Hypertext Transfer Protocol (HTTP) is a data transfer protocol. In simple terms, a data transfer protocol is a set of rules for moving data around on a computer network. HTTP essentially enables web browsers and web servers to communicate with each other.
A web browser is a piece of software that runs on a computing device. A web browser can communicate with web servers over the Internet using HTTP, giving access to the wealth of data that is collectively referred to as "the web". Modern web browsers usually share common features such as back/forward navigation, tabbed browsing, access to browsing history, private browsing modes (which in theory don't store website data on the user's device) and quick access to search engines such as Google or Bing.
It is important to note that these days access to the web is offered on a wide range of devices, including mobile phones, tablets, TVs, laptops, games consoles and even wristwatches. Web browsers exist that are optimised for each of these device types. The most widely used web browsers on desktop and laptop computers are Microsoft's Internet Explorer, Google's Chrome, Mozilla's Firefox and Apple's Safari but other browsers, such as Opera, are commonly used on other kinds of devices, including mobile phones.
The web consists of an enormous amount of data and therefore quickly finding relevant information is a potentially challenging problem. Search engines are designed to help solve that problem. A search engine is a program that searches for items in a database through the use of keywords. Search engines use "web crawlers" to index the data that exists on the web. These web crawlers collect data - for instance, how many other websites link to a particular webpage - that is then used to help serve up the most relevant and useful content when a user enters a particular set of keywords into the search bar of a search engine.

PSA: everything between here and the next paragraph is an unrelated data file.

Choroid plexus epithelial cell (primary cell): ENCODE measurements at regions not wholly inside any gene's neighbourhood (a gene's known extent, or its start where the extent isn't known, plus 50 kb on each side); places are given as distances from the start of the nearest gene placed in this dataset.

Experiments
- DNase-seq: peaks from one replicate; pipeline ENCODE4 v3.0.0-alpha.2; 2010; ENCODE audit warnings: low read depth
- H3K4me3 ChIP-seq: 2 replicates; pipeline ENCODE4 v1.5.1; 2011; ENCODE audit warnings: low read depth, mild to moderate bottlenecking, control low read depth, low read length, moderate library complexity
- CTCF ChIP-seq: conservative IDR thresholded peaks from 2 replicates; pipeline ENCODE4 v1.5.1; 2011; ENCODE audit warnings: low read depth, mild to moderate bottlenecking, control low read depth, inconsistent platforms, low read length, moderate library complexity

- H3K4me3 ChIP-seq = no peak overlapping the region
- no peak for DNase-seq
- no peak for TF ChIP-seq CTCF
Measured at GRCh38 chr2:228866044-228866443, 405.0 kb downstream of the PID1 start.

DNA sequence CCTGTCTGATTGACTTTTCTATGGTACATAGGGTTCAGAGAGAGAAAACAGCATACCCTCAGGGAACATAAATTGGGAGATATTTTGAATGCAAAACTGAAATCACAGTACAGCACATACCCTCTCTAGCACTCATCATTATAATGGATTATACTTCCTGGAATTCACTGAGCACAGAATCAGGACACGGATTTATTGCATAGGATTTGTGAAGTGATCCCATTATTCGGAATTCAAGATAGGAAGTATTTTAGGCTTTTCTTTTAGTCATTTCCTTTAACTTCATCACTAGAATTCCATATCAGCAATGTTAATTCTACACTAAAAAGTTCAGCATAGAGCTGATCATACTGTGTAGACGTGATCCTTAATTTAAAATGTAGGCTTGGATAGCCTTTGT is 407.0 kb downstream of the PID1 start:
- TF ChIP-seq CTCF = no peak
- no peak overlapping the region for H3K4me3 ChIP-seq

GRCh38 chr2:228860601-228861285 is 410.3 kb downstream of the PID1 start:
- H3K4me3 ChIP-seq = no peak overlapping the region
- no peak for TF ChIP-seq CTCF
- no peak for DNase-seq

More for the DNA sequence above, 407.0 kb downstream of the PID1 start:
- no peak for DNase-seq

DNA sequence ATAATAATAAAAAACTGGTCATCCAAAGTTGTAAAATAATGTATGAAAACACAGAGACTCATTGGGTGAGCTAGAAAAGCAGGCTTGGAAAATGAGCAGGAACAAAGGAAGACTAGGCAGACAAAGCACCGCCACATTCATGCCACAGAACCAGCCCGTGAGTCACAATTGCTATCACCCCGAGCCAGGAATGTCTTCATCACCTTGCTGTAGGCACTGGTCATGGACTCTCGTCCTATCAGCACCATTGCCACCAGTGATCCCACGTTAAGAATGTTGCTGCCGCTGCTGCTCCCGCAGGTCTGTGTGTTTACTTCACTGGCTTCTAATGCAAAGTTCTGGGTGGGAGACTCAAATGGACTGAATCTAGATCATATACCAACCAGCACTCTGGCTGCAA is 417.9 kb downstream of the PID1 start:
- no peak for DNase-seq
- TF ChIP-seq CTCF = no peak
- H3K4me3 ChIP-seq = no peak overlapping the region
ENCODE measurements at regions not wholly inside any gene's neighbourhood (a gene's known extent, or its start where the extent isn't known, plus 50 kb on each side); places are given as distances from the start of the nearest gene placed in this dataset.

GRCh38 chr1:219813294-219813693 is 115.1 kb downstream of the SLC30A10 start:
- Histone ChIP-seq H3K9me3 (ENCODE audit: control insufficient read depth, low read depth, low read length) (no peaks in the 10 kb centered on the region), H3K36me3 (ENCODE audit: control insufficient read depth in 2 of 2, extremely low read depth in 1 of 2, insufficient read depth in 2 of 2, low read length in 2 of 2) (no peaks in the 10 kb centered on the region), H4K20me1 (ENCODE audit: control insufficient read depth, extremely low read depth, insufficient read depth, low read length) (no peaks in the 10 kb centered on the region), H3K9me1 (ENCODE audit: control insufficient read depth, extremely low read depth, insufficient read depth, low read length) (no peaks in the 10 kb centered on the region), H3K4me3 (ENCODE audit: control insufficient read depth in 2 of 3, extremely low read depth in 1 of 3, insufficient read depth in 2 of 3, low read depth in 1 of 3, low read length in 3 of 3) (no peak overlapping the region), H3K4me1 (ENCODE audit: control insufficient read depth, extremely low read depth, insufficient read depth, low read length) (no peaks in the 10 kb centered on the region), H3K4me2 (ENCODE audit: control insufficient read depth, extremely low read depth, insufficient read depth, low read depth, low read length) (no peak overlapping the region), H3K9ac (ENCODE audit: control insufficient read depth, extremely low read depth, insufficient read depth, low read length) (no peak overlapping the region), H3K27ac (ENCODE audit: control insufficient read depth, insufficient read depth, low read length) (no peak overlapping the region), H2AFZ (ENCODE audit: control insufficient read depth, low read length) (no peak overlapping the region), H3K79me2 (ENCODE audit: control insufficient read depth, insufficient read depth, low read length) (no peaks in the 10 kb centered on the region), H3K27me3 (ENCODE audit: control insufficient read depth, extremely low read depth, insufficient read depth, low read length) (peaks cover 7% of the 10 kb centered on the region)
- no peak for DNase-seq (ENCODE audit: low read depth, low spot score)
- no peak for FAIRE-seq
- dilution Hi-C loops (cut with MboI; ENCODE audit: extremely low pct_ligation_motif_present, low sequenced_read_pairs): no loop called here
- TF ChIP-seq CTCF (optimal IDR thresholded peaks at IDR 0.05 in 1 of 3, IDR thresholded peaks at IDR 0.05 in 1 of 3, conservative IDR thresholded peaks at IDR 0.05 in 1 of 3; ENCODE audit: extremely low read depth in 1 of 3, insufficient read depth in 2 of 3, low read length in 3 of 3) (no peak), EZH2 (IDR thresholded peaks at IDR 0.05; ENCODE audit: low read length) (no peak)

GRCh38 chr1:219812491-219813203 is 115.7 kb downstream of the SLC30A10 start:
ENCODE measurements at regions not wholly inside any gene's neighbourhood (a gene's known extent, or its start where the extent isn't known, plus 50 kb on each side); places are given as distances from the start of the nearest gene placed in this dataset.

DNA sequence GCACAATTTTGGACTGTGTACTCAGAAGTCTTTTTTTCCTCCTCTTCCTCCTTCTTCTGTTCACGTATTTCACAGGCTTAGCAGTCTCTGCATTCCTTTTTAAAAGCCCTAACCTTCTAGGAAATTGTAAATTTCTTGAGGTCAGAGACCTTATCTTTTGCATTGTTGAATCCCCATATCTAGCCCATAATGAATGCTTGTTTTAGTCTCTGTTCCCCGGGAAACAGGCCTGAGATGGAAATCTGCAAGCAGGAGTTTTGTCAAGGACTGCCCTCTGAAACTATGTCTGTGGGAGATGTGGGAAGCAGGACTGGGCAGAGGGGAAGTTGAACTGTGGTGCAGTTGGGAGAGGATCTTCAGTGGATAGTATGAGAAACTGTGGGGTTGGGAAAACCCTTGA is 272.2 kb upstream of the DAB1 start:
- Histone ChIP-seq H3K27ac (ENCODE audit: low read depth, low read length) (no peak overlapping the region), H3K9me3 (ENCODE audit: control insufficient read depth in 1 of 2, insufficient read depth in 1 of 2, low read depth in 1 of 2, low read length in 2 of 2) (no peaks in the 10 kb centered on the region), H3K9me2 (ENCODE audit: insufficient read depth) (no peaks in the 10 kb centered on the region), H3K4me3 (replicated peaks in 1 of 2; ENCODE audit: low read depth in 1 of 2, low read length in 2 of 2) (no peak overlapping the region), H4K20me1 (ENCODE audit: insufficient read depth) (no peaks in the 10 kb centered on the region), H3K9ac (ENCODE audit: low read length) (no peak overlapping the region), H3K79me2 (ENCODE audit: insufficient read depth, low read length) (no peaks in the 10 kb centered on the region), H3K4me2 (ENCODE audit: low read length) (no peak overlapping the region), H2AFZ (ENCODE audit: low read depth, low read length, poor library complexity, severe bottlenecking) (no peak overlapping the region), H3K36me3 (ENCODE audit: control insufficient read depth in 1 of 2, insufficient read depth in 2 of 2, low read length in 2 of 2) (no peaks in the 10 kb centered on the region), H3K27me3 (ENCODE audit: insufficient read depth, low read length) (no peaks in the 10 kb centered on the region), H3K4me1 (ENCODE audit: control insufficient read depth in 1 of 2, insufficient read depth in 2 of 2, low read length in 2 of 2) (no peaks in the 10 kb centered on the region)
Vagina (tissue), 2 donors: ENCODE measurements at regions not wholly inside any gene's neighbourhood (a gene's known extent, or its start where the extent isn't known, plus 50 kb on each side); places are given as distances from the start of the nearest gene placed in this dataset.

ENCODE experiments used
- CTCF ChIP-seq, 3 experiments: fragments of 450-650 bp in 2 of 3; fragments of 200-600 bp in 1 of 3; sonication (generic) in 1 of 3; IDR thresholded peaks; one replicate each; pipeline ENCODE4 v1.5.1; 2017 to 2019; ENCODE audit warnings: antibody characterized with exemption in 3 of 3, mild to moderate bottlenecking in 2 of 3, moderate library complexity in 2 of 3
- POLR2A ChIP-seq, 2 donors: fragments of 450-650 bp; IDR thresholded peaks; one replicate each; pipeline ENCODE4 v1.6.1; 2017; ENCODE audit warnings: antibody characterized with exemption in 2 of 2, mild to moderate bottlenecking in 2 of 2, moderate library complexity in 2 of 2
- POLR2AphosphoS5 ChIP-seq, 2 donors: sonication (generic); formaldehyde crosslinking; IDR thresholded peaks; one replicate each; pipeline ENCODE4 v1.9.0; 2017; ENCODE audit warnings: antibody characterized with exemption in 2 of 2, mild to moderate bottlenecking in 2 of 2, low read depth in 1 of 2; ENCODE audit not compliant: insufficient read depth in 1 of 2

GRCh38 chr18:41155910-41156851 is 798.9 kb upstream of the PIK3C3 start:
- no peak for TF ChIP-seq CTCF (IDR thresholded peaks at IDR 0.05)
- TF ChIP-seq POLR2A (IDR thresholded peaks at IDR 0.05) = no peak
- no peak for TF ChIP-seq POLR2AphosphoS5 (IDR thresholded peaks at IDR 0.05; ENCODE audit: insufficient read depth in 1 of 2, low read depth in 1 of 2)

Whilst Google now offer a wide range of software systems, they are most closely identified with their search engine which has gained huge popularity due to its speed and ability to return relevant search results. Other popular search engines include Microsoft's Bing, and Yahoo! Niche search engines offer features such as greater privacy (e.g. DuckDuckGo) or combining search results from multiple search engines (e.g. Dogpile)
The BBC have produced resources to help children at KS2 understand how search engines work.
A Uniform Resource Locator (URL) is the address of a resource that exists on the web (that is to say it is stored on an accessible web server). If we know the URL for a website, webpage or other web-based resource then we don't need to use a search engine to find it; we can simply type the URL into the address bar of our chosen web browser and an HTTP request for that resource will be sent.
Understanding the structure of a URL can help us to navigate web
resources more easily. URLs can be likened to a postal address
written in reverse order. The diagram below shows how a URL can be
broken down. The last part of this URL is the file name of the
resource with its file extension:
index.html. From this
we can deduce that this is a URL for a webpage (the
.html extension tells us this as
the extension for a webpage). The part of the URL immediately before